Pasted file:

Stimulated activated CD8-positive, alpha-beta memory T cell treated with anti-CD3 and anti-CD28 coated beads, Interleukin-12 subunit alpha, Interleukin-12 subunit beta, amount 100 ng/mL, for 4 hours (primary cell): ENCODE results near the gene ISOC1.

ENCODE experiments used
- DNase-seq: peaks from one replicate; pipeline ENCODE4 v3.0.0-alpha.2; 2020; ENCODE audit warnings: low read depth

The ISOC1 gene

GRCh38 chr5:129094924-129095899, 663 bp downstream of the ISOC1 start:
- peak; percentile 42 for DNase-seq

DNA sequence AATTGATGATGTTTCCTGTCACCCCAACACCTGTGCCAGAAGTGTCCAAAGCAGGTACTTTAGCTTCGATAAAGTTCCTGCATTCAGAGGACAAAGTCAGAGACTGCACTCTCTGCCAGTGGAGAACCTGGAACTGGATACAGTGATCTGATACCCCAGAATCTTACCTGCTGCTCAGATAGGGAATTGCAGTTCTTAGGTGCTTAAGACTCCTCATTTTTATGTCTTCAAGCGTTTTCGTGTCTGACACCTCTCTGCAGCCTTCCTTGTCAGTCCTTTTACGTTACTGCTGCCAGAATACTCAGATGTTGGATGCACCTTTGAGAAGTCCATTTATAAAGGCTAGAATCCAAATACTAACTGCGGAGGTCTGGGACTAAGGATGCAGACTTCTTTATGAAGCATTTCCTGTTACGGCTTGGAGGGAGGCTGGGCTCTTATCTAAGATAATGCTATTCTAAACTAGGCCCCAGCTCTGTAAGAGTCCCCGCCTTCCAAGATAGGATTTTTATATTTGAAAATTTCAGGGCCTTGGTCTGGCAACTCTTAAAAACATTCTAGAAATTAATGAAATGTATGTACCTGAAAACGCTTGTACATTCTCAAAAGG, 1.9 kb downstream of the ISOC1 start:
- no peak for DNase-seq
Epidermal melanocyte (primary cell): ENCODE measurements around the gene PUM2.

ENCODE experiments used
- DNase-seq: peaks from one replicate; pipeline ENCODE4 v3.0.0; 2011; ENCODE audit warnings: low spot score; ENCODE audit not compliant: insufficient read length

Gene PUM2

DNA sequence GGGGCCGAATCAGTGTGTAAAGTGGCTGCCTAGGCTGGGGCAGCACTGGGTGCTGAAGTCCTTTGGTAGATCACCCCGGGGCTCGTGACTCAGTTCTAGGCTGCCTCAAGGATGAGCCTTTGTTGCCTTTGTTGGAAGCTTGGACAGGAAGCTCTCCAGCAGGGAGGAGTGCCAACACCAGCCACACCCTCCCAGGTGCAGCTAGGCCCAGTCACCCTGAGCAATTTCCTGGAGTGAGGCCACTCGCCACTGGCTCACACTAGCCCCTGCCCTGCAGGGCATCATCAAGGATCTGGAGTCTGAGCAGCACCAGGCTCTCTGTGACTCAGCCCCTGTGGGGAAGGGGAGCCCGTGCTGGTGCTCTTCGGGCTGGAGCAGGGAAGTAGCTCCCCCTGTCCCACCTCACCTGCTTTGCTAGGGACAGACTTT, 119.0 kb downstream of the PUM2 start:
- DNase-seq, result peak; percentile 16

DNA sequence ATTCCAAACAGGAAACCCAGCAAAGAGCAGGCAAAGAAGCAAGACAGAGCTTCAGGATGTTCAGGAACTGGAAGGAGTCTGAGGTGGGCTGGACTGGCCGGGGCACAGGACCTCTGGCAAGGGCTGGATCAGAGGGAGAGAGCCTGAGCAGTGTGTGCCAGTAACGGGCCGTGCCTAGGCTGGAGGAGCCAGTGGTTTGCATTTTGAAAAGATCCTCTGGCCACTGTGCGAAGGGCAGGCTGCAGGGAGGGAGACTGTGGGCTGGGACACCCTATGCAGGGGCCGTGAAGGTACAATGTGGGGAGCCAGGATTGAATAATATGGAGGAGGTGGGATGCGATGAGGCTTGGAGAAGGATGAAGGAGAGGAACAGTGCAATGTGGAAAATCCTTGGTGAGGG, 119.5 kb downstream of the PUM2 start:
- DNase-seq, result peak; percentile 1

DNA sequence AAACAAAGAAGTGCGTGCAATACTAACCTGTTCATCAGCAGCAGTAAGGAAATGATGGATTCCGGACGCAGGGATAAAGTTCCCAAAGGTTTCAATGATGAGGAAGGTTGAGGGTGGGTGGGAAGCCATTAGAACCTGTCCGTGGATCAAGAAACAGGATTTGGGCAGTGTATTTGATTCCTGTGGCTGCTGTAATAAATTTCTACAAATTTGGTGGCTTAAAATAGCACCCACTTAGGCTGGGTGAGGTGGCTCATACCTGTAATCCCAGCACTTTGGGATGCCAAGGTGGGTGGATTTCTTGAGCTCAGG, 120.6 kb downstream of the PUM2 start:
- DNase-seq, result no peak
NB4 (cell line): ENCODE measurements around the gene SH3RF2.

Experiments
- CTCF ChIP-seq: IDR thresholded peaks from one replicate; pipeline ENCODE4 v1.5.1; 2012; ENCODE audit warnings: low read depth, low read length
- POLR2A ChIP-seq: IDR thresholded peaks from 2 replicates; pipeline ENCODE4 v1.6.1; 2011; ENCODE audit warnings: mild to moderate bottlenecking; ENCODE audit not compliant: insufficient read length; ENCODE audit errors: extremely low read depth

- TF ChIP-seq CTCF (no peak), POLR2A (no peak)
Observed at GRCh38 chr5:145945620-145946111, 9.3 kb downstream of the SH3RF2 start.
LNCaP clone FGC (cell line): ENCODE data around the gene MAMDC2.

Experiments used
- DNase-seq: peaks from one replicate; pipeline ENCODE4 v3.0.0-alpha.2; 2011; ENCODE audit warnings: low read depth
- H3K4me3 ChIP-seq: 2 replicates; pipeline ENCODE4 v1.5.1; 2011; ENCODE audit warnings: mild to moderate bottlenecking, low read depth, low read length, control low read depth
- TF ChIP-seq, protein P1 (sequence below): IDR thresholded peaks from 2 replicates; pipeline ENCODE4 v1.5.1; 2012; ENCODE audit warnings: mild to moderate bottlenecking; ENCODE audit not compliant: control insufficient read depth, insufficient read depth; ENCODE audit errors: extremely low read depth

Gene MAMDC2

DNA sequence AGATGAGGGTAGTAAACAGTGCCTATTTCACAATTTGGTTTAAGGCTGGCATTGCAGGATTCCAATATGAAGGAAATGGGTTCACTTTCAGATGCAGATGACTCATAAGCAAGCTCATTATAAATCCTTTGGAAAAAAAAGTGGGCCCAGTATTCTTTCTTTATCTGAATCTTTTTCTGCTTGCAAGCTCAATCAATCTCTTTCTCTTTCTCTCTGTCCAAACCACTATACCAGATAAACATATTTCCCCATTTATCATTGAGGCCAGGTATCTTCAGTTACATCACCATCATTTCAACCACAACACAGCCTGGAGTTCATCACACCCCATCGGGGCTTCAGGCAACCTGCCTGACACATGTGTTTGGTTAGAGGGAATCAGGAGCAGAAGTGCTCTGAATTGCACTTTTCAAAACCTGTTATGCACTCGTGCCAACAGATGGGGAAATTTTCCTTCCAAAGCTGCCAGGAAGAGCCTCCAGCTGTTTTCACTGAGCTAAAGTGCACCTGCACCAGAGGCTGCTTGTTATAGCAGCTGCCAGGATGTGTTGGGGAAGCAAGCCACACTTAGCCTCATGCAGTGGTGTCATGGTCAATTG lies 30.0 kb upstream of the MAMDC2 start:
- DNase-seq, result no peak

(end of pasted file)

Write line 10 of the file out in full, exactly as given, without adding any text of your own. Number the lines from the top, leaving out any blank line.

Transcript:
ENCODE experiments used